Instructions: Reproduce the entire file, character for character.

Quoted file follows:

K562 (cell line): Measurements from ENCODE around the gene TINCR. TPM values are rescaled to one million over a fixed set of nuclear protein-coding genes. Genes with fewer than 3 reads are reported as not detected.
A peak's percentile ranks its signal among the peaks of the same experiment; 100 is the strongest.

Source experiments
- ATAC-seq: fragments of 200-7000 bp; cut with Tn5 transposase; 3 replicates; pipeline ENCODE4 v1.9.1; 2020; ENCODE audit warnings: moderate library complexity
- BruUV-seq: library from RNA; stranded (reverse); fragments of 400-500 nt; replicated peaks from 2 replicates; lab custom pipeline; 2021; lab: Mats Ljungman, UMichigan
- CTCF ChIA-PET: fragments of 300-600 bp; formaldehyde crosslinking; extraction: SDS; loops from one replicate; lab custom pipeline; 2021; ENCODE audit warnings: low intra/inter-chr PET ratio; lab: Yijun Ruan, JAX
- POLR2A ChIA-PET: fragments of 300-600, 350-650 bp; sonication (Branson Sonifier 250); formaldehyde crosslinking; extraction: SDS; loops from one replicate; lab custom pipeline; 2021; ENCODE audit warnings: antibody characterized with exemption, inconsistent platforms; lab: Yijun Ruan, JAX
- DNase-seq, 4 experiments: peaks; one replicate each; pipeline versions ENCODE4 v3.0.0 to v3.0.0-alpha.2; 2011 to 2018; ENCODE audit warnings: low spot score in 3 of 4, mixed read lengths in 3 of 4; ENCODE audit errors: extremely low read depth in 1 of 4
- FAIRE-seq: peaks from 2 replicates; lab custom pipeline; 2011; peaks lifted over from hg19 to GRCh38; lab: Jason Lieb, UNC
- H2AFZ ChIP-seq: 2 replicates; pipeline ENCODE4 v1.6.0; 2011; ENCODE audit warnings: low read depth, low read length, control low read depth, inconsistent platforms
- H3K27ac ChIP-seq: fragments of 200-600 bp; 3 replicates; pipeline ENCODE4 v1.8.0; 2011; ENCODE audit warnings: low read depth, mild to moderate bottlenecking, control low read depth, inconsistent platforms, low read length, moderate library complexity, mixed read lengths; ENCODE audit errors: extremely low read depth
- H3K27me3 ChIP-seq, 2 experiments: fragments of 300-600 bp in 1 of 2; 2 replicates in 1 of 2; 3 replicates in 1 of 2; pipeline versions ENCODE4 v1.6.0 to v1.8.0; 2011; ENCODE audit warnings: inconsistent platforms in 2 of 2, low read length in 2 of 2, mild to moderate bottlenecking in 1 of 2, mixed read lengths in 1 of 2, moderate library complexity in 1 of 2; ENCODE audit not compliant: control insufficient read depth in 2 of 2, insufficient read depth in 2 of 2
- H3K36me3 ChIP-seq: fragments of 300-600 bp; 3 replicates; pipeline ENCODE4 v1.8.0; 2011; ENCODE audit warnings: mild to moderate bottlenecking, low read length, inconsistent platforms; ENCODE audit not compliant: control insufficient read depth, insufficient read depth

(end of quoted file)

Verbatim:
K562 (cell line): Measurements from ENCODE around the gene TINCR. TPM values are rescaled to one million over a fixed set of nuclear protein-coding genes. Genes with fewer than 3 reads are reported as not detected.
A peak's percentile ranks its signal among the peaks of the same experiment; 100 is the strongest.

Source experiments
- ATAC-seq: fragments of 200-7000 bp; cut with Tn5 transposase; 3 replicates; pipeline ENCODE4 v1.9.1; 2020; ENCODE audit warnings: moderate library complexity
- BruUV-seq: library from RNA; stranded (reverse); fragments of 400-500 nt; replicated peaks from 2 replicates; lab custom pipeline; 2021; lab: Mats Ljungman, UMichigan
- CTCF ChIA-PET: fragments of 300-600 bp; formaldehyde crosslinking; extraction: SDS; loops from one replicate; lab custom pipeline; 2021; ENCODE audit warnings: low intra/inter-chr PET ratio; lab: Yijun Ruan, JAX
- POLR2A ChIA-PET: fragments of 300-600, 350-650 bp; sonication (Branson Sonifier 250); formaldehyde crosslinking; extraction: SDS; loops from one replicate; lab custom pipeline; 2021; ENCODE audit warnings: antibody characterized with exemption, inconsistent platforms; lab: Yijun Ruan, JAX
- DNase-seq, 4 experiments: peaks; one replicate each; pipeline versions ENCODE4 v3.0.0 to v3.0.0-alpha.2; 2011 to 2018; ENCODE audit warnings: low spot score in 3 of 4, mixed read lengths in 3 of 4; ENCODE audit errors: extremely low read depth in 1 of 4
- FAIRE-seq: peaks from 2 replicates; lab custom pipeline; 2011; peaks lifted over from hg19 to GRCh38; lab: Jason Lieb, UNC
- H2AFZ ChIP-seq: 2 replicates; pipeline ENCODE4 v1.6.0; 2011; ENCODE audit warnings: low read depth, low read length, control low read depth, inconsistent platforms
- H3K27ac ChIP-seq: fragments of 200-600 bp; 3 replicates; pipeline ENCODE4 v1.8.0; 2011; ENCODE audit warnings: low read depth, mild to moderate bottlenecking, control low read depth, inconsistent platforms, low read length, moderate library complexity, mixed read lengths; ENCODE audit errors: extremely low read depth
- H3K27me3 ChIP-seq, 2 experiments: fragments of 300-600 bp in 1 of 2; 2 replicates in 1 of 2; 3 replicates in 1 of 2; pipeline versions ENCODE4 v1.6.0 to v1.8.0; 2011; ENCODE audit warnings: inconsistent platforms in 2 of 2, low read length in 2 of 2, mild to moderate bottlenecking in 1 of 2, mixed read lengths in 1 of 2, moderate library complexity in 1 of 2; ENCODE audit not compliant: control insufficient read depth in 2 of 2, insufficient read depth in 2 of 2
- H3K36me3 ChIP-seq: fragments of 300-600 bp; 3 replicates; pipeline ENCODE4 v1.8.0; 2011; ENCODE audit warnings: mild to moderate bottlenecking, low read length, inconsistent platforms; ENCODE audit not compliant: control insufficient read depth, insufficient read depth